Building a beautiful and sturdy fence is a big source of pride and satisfaction for a homeowner. To achieve the best outcome, here are some DIY fence tips on how to build a fence that will last in Union County, NJ. You can consult with our experts before moving forward with your DIY fence project to make sure any measurements are correct.
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1. Check local building codes and HOA rules about the height, location, and style of your fence. For example, a privacy fence may be limited to 6’ high: building an 8’ fence could be a costly mistake if you are required to take it down and build an approved fence.
2. Determine your property line at the assessor’s office, and clearly mark it. Most fences are set back slightly from the property line; find out what the rules are before starting your project.
3. Obtain a permit.
4. Discuss your project with adjacent neighbors.
5. Consult utility companies to determine the exact location of underground utilities. You would be responsible for damage you cause to water, gas, or electric lines is costly; and hitting a utility line could be extremely hazardous. It’s often recommended to hand-dig fence posts that are less than 2’ from a buried utility line.
6. Choose your fencing materials. For privacy, consider vinyl or wood fencing from ActiveYards, which come in pre-assembled panels that snap securely onto posts. If your primary objective is security, then aluminum fencing from ActiveYards presents an attractive option. These panels also snap in place. Chain link fencing is an option that lacks the curb appeal of the other materials but is extremely durable and long-lasting.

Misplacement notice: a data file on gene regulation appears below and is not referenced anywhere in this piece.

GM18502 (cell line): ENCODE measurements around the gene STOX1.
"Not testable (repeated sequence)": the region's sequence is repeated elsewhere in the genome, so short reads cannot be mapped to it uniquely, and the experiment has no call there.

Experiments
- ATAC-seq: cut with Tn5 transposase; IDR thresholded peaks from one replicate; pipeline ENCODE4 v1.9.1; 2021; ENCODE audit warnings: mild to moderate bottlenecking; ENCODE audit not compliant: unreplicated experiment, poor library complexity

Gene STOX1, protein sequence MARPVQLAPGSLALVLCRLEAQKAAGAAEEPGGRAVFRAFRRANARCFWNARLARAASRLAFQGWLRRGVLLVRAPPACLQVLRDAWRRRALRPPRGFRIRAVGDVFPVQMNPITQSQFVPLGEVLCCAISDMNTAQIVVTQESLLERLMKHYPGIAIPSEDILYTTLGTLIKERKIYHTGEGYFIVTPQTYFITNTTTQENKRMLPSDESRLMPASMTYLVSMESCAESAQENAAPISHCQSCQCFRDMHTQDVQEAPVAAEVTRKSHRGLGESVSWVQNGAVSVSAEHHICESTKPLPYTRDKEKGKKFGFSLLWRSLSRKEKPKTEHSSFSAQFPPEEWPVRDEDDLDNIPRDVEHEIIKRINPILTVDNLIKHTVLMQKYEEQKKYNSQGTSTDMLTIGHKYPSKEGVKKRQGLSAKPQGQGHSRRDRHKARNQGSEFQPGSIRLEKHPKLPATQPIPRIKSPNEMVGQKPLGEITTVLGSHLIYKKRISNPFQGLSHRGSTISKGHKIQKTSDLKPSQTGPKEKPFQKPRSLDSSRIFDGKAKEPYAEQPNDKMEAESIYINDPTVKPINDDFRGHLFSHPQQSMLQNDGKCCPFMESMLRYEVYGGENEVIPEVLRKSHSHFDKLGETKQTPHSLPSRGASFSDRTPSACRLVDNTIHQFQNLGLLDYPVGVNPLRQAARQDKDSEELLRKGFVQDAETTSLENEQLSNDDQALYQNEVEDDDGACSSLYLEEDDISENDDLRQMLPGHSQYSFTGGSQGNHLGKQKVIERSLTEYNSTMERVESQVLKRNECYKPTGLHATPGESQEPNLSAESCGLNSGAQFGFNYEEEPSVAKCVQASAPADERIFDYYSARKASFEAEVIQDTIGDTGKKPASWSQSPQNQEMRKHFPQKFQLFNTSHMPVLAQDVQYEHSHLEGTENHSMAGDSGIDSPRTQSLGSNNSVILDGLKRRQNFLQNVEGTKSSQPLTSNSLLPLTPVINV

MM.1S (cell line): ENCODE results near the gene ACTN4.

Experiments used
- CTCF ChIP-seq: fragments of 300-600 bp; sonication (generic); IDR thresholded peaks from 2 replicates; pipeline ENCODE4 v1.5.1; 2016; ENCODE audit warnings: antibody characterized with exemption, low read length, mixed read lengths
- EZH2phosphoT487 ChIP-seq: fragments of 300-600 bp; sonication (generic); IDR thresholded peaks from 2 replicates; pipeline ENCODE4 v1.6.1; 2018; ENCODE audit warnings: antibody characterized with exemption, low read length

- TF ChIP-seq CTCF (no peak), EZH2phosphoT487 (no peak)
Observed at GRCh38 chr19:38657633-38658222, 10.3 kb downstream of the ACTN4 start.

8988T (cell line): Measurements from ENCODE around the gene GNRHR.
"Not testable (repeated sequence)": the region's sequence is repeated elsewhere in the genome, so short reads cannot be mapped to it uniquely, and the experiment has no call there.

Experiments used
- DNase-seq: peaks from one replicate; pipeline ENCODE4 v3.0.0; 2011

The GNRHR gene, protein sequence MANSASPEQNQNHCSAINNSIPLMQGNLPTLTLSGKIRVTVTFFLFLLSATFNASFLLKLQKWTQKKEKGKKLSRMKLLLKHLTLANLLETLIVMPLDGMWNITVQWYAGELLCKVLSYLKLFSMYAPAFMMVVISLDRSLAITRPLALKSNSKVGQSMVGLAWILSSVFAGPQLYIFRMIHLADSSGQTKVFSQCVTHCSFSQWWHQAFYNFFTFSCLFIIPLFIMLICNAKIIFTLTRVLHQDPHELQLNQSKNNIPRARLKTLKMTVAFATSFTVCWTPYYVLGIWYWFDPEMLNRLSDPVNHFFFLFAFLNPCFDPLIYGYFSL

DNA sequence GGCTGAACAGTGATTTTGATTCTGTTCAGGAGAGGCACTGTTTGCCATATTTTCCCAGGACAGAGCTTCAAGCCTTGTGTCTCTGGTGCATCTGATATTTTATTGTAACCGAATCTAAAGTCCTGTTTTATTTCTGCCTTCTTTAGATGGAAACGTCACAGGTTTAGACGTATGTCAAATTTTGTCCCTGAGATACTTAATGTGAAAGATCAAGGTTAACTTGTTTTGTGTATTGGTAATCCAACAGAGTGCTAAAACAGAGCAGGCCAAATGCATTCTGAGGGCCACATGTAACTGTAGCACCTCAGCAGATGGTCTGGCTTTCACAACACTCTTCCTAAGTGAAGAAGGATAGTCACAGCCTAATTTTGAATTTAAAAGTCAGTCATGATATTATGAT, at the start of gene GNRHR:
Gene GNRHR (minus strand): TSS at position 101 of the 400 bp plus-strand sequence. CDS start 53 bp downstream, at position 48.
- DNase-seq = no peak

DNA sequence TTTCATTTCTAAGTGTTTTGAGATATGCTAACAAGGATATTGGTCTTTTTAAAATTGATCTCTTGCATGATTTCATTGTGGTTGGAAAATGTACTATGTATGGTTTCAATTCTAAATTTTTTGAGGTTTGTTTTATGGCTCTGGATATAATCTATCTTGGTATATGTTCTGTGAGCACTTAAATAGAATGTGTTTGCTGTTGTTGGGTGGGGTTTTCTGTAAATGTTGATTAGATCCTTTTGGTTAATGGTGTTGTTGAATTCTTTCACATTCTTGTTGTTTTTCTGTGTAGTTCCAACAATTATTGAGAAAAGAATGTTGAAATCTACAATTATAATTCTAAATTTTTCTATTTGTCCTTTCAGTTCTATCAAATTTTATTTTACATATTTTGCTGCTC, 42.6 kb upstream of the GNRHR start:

7. Plan the exact location of the fence line and gates. Measure and document these on the ground using spray paint.
8. Measure the fence perimeter to determine exactly how much materials you’ll need. If you’re using pre-assembled ActiveYards panels, divide the total linear footage by the panel length to determine how many fence posts you need (two per panel) and their location.
9. Use a string line to lay out the fence perimeter. Be consistent in marking either the outer or the inner perimeter for the entire length of the fence.
10. One option is to square corners using the 3-4-5 method: measure 3’ along one fence line and mark it; then, measure 4’ along the intersecting fence line and mark it; measure between the 3’ and 4’ marks, adjusting one of the fence lines until you get a 5’ distance between the 3’ mark and the 4’ mark.
11. Mark fence post locations according to the panel sizes. Be precise, so you get an aesthetically pleasing and sturdy result.
12. Dig post holes using an auger or post hole digger. One recommendation is to dig the holes ⅓ as tall and three times the width of the post. An 8’ x 4” fence post would need a 2-½’ deep by 12” wide hole.
13. It’s suggested to pour 3-4” of gravel into the base of the post hole for drainage and tamp it down. Position the post in the center of the hole. Have a helper measure the exact distance from the next post in line, to ensure consistent spacing.
14. You could follow the rule of thumb of pouring concrete mix into the hole to about 6” below grade. Brace the posts to prevent them setting at an angle and allow the concrete to set before filling the remainder of the hole with dirt.
15. Attach the fence panels to the posts. Have a helper ensure that your panels are level.
16. Finish your fence with post caps.
17. Install your gate.
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